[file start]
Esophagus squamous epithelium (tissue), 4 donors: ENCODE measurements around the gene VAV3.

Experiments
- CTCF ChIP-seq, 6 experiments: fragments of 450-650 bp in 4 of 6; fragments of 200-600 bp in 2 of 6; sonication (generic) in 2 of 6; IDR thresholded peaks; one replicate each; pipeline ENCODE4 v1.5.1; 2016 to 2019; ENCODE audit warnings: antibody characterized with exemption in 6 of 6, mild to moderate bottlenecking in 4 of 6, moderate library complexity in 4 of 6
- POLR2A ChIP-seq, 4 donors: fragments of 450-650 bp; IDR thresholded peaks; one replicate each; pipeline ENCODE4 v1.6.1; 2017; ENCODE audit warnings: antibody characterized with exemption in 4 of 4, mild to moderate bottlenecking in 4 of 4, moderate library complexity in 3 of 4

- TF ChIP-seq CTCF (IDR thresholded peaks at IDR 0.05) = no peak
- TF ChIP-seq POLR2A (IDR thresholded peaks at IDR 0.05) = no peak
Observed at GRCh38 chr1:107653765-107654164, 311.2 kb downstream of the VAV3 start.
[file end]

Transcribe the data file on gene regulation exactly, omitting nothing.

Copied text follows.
Esophagus squamous epithelium (tissue), 4 donors: ENCODE measurements around the gene VAV3.

Experiments
- CTCF ChIP-seq, 6 experiments: fragments of 450-650 bp in 4 of 6; fragments of 200-600 bp in 2 of 6; sonication (generic) in 2 of 6; IDR thresholded peaks; one replicate each; pipeline ENCODE4 v1.5.1; 2016 to 2019; ENCODE audit warnings: antibody characterized with exemption in 6 of 6, mild to moderate bottlenecking in 4 of 6, moderate library complexity in 4 of 6
- POLR2A ChIP-seq, 4 donors: fragments of 450-650 bp; IDR thresholded peaks; one replicate each; pipeline ENCODE4 v1.6.1; 2017; ENCODE audit warnings: antibody characterized with exemption in 4 of 4, mild to moderate bottlenecking in 4 of 4, moderate library complexity in 3 of 4

- TF ChIP-seq CTCF (IDR thresholded peaks at IDR 0.05) = no peak
- TF ChIP-seq POLR2A (IDR thresholded peaks at IDR 0.05) = no peak
Observed at GRCh38 chr1:107653765-107654164, 311.2 kb downstream of the VAV3 start.